By Chris Kieffer
JACKSON – Carey Wright learned from observing Michelle Rhee’s urgency in leading the public schools in the nation’s capital.
But Wright, Mississippi’s new state superintendent of education, said her experiences are much deeper than what she gleaned from the controversial former chancellor of the Washington, D.C., public school system.
“I worked with a number of high-performing superintendents and leaders in my career,” Wright said on Thursday during her first press conference in her new position. “I honestly believe we are a culmination of all of them, we are not just a replication of the most recent experience that we had.”
Rhee was named the leader of D.C. schools in 2007. What she inherited, Wright said, was “criminal.”
“Teachers not being paid, textbooks not arriving, windows not being replaced, air conditioning not working,” Wright said. “All of the things that you take for granted in a school system, she really inherited. She came in with a passion about fixing all that, and I applaud her for it because it needed to be done, and it needed to done with a sense of urgency.”
Wright, who was then serving as associate superintendent of Montgomery County Public Schools in Maryland, joined Rhee’s staff in August 2009. She served first as deputy chief, office of teaching and learning, and later was named chief academic officer. Rhee left the district in 2010, and Wright remained there until this March.
Rhee’s aggressive style and her teacher evaluation system – which measured educators by student performance on standardized tests – drew her both praise and criticism. The system included bonuses for high-performing teachers, but also resulted in the firing of 241 educators.
Rhee has faced questions of a possible test-cheating scandal alleged to have occurred on her watch. Wright has not been connected with it.
“None of that touches her in any way,” said Hal Gage, vice chair of the Mississippi Board of Education and chair of its superintendent search.
Wright said her methods are different than those of her former boss.
“Michelle and I are different in our approach,” she said. “I think our commonalties lie in our passion for children and our passion to see that children are always put first.”
In Mississippi, Wright will find herself in the middle of new debates over teacher evaluations and pay. The state recently unveiled a new system that judges teacher performance based on both test scores and results from administrator evaluations. There also is some momentum for paying teachers based on performance, perhaps using the new evaluation model.
“Do I think student achievement should be part of teacher evaluation? Yes I do,” Wright said. “Do I think it should be the only component of teacher evaluation? No. Because I think there are other things that teachers need to be evaluated by.”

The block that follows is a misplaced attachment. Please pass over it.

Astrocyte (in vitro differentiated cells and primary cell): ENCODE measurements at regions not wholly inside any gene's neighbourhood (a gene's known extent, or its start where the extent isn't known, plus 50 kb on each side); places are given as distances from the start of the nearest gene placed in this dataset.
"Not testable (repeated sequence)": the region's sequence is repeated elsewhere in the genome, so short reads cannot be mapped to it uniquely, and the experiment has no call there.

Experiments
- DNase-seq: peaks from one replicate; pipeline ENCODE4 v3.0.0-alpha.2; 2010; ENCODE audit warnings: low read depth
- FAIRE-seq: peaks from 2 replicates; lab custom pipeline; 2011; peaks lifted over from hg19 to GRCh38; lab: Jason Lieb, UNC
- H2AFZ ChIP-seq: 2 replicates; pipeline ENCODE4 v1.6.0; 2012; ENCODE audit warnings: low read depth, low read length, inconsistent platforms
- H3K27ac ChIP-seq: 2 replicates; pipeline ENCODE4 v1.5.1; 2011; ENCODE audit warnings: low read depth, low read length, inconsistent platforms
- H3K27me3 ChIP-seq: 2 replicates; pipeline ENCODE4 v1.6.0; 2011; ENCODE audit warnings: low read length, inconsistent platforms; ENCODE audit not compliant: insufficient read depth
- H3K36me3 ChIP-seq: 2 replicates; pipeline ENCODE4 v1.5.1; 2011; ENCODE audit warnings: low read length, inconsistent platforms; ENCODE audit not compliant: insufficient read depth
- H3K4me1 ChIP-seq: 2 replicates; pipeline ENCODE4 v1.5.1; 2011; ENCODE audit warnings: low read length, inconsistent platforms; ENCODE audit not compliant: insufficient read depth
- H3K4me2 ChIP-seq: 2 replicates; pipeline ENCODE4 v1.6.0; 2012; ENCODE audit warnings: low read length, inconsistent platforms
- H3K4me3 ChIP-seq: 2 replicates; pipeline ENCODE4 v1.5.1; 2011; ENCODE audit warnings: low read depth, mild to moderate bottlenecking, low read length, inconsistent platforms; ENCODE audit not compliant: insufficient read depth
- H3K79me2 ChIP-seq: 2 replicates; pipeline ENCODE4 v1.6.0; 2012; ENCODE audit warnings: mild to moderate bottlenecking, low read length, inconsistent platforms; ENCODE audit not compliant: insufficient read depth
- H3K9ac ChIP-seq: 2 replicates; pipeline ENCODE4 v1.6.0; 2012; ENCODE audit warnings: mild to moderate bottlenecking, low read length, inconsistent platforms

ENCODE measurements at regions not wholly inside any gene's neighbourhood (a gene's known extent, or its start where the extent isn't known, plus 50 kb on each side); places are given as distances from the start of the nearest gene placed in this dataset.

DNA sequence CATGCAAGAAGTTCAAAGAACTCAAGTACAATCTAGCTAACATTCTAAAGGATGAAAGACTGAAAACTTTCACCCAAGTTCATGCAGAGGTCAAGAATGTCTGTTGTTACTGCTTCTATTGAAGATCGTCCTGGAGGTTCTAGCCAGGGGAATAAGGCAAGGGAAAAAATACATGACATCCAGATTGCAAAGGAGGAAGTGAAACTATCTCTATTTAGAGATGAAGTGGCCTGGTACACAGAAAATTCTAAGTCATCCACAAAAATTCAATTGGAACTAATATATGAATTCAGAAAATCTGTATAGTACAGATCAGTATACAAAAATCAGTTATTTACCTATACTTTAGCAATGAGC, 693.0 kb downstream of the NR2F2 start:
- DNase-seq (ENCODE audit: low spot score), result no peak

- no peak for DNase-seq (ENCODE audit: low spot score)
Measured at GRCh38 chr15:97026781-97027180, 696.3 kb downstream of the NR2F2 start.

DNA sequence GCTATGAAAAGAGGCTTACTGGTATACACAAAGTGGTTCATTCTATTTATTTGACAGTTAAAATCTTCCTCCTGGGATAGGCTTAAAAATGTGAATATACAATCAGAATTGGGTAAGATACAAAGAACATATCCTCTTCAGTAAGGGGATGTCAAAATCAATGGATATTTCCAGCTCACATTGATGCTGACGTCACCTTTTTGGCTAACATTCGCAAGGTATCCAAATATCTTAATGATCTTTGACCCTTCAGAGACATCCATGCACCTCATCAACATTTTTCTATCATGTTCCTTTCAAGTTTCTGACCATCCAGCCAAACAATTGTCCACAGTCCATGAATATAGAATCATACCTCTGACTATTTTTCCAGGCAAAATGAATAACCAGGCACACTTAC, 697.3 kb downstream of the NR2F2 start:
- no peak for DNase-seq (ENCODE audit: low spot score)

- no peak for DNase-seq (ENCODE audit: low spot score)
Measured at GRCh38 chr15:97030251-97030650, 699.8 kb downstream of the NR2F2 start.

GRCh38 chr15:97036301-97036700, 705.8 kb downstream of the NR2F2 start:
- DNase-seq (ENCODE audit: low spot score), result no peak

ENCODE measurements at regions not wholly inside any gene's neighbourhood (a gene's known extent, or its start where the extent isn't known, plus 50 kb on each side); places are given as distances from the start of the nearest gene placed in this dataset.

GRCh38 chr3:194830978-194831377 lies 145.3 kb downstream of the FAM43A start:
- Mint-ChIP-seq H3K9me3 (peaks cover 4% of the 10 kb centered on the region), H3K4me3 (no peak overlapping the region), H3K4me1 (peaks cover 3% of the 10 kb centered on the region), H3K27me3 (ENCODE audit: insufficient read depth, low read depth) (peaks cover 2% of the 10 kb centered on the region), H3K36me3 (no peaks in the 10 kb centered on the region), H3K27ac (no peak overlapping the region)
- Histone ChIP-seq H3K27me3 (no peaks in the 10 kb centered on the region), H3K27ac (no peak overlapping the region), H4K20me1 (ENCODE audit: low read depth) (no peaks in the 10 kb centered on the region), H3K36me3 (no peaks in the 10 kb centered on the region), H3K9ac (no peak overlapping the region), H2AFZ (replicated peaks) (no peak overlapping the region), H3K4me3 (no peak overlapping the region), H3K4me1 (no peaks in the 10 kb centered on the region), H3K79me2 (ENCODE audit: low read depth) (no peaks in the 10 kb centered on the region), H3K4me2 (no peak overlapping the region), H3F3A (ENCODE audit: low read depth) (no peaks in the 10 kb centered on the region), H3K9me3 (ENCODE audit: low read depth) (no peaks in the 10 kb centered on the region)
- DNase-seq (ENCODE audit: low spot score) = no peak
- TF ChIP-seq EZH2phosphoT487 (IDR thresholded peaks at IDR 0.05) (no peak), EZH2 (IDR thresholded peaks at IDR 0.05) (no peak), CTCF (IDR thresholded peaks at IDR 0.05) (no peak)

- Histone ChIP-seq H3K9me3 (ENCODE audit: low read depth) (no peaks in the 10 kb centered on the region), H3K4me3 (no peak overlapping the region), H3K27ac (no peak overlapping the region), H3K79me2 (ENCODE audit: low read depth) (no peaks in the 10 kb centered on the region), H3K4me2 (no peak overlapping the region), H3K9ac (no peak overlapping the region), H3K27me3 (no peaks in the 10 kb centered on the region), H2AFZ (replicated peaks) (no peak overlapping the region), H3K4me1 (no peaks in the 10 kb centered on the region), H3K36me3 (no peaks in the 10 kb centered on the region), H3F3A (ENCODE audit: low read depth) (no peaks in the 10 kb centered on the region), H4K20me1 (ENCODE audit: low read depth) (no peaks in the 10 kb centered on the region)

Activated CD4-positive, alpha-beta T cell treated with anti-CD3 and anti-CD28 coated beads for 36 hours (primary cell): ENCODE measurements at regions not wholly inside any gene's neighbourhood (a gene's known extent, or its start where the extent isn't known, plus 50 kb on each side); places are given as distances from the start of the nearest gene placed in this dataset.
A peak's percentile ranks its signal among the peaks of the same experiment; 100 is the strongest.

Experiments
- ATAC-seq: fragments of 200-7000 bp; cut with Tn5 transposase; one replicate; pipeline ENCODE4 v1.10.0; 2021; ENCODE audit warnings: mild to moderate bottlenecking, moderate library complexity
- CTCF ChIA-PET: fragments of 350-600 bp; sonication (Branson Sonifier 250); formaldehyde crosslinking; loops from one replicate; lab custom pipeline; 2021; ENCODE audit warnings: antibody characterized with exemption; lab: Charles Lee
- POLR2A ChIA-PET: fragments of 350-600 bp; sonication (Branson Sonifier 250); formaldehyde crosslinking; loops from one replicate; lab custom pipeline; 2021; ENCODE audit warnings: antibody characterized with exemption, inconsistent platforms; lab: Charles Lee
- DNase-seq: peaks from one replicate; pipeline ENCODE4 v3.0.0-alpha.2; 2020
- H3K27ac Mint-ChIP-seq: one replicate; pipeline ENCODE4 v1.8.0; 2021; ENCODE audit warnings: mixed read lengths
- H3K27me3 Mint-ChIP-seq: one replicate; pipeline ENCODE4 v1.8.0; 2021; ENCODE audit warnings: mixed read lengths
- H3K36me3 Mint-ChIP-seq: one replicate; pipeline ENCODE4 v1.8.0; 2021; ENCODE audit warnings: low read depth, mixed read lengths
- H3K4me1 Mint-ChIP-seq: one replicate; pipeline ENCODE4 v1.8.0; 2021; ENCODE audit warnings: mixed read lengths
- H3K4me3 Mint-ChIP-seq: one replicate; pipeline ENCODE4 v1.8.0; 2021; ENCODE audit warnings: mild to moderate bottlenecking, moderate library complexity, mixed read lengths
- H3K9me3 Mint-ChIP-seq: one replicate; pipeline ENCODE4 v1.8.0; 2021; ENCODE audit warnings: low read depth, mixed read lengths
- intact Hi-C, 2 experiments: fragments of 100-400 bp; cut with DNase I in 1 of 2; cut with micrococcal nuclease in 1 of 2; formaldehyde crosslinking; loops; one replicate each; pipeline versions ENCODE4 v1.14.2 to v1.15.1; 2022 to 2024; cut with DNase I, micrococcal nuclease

An evaluation should use metrics agreed upon by teachers and by those doing the evaluations, she said. Teachers should be heavily involved in those discussions. Also necessary will be finding ways of attracting the best teachers to the lowest-performing schools, she said.
One important component of D.C.’s system, Wright said, is that it paid high-performing teachers more money, which led to an increase of job applications.
“It used to be that the District of Columbia was one of the lowest-paying districts in the area, and now it is one of the highest-paying districts in the area,” Wright said. “And that was a draw.”
Wright also will bring to her new job an experience working with students of poverty. Only four states had a higher percentage of children living in poverty than did Washington, D.C. (27 percent in 2012), according to the Annie E. Casey Foundation’s Kids Count Data Center. One of them was Mississippi, which ranked last with 35 percent.
“Poverty is not an excuse, and you will hear me say that again and again,” Wright said. “We have control over what we have control over and what we have control over is students during the day. So how are we using the day, what are we doing with children, how are we providing interventions to children who aren’t as successful, how are we accelerating the children who could be accelerated?”
Success, Wright said, calls for providing high-quality education programs and instruction programs to meet kids’ needs. It also includes engaging parents.
“We have a whole community of parents,” she said. “Some already know how to navigate the system and help their children and some do not. So what are we doing as a state to engage our communities across the state in order to be able to better prepare and help our children at home?
“…And not just coming to PTA meetings and bake sales. I’m talking about how do we help parents help children become more academically able.”